Some of the main Spanish-language authors I chose to write about in Colonial Phantoms have not been translated and so I translated most of the works I discuss in my book, including poetry by Salomé Ureña and prose by Aurora Arias. I see translating as an accessibility issue; I want my English-speaking audience to have access to some of these amazing works.
Back in 2003, when I started doing research on Dominican literature as an undergraduate, I was largely on my own. Part of this is my own ignorance about who on campus could have helped me since my focus was on Japanese literature and history. However, a huge part of it was that Dominican literature was not very widely studied in the U.S. because a lot of it hadn’t been translated. Frankly a lot of it wasn’t even easy to find in Spanish on the island. In these early years, I relied on the important work that scholars like Daisy Cocco de Filippis took on to expand U.S. knowledge and access to Dominican literature.
Things are changing though. Just last week I saw that a translation of short stories by José Alcántara Almánzar was published. My syllabi have changed drastically since I started teaching in 2013 with the publication of The Dominican Republic Reader and translation of some of my favorite books such as Rita Indiana Hernández’s Papi. I have also been part of an important Routledge initiative which seeks to translate into English and publish works by Dominican scholars. Another huge event which we cannot ignore is that in that time Junot Díaz exploded in a global literary scene, which led to greater academic interest and investment in Dominican studies.
What topics/ histories remain unexplored within the field of Dominican Studies?
So many! I’m currently working on a book about el monte and “blackness in the hills” as an aesthetic in both the D.R. and the U.S.
Because I’m a literary scholar, I want more work on aesthetics, genre, and theory. Beyond that, more people have also begun working on the Dominican relationship to the Haitian Revolution and the absolutely fascinating and understudied idea that these two countries were, in the nineteenth century, reviled and feared throughout the Americas. I wanted Colonial Phantoms to be a contribution to this endeavor. This island was a black hole (no pun intended) on the map—a presence that people sought to absent lest the whole world gets sucked into its terrifying orbit. I yearn for more work on colonial Santo Domingo beyond Spanish dominion. I also yearn for more work on Dominican popular culture beyond nationalist or even folkloric celebration. I think that scholars, writers, and artists (including social media and visual artists, performance artists, and musicians) have already started to do a lot of this work, which is really exciting.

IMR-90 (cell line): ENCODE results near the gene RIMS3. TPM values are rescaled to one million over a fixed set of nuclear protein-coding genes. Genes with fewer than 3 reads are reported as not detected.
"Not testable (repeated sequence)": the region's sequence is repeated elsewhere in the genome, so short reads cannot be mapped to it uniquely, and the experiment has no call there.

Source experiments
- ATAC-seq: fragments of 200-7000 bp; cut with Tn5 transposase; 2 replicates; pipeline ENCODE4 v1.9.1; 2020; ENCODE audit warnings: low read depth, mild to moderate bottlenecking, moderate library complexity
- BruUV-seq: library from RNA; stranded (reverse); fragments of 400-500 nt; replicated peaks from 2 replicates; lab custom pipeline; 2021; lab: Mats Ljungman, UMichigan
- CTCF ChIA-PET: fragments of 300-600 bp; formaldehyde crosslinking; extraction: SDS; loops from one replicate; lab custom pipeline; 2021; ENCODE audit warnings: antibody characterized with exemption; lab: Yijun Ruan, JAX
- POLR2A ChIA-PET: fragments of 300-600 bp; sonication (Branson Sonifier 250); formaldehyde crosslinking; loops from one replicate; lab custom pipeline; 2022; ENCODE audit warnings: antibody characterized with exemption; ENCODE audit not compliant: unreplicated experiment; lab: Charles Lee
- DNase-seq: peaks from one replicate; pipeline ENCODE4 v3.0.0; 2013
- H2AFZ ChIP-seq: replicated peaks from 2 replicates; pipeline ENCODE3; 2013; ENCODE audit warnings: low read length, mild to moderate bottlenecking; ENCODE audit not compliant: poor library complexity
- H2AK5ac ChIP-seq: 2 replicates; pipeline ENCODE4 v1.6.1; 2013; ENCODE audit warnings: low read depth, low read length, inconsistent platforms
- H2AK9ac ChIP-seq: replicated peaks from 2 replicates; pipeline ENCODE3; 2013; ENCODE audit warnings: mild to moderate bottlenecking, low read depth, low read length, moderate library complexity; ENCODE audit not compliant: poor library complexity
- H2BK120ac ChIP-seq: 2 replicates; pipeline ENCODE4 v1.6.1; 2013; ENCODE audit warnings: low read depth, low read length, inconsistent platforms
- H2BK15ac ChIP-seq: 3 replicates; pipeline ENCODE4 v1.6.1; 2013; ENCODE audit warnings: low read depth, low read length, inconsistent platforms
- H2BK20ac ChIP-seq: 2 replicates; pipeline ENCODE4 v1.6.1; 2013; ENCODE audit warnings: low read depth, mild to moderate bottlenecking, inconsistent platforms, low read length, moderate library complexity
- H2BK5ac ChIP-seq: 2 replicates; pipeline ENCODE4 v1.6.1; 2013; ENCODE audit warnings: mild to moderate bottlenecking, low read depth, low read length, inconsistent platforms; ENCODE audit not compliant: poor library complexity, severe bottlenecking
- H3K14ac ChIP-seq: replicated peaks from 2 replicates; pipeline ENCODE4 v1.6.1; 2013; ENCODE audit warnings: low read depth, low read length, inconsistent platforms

Part of our history is like a ghost because the academic world closes its door to those who do not have PhD degrees even when those are the ideal people who could shed light on certain Dominican themes. What do you think about it? How could we continue fighting this resistance without succumbing to the barriers imposed by academia?
The academic world is not a monolith. The Dominicanists scholars I know are some of the most receptive to the world beyond academia, especially when it comes to activists, community organizers, writers, and artists. I do agree that within academic spaces, the highest title you can attain—a Ph.D.—will hold meaning, just like an M.D. in a hospital and a J.D. in a courtroom will necessarily hold meaning. I was born in Santo Domingo, raised in the Bronx, and had a fairly typical immigrant experience. None of those realities made me an expert in Dominican literature and history just like being an average white U.S. citizen doesn’t render someone an expert in, say, U.S. imperialism or Hemingway’s prose. I would not walk into an Altos de Chavón School of Design event expecting to have the same level of expertise and knowledge about the plastic arts as a graduate of that place. That doesn’t mean I don’t have important knowledge to contribute to the world. What I mean to say is that having a Ph.D. in the Humanities means something.
That being said, many of the events I’ve attended are open to the public and I receive some of my most enthusiastic interest from non-academic Dominicans and others who like Dominican literature or who have a personal bind to the place. There are people doing exciting work that engages with Dominican culture that do not hold PhDs. This is especially the case on the island where some of the most influential academics don’t hold PhDs at all. In the U.S., I’m thinking of people like the editors and contributors of La Galería magazine or the writers of the huge online forum for Latinx culture Remezcla. Beyond, I think of the long-term work of someone like Miguel D. Mena. Although Mena has a Ph.D., his website Cielo Naranja has hosted academic and non-academic engagements with Dominican culture. I believe that it’s a good thing that we are able to engage these ideas in many different spaces beyond academia. Should we all work hard to make all of these spaces more inclusive? Absolutely.
What is the symbolism behind the cover of the book? Who is the man on the cover image supposed to represent or is it that Dominican history is hairy and entangled in its complexity?
I answer many of these questions about the cover art in my introduction to Colonial Phantoms. The image is taken from a work by Dominican-American artist Firelei Báez. When I first saw it I thought: “This is it.” I felt that with a total conviction, begging my press to choose it instead of another image we had in mind. It was not ultimately my decision, as it rarely is for authors, but I’m so glad they ended up agreeing with me.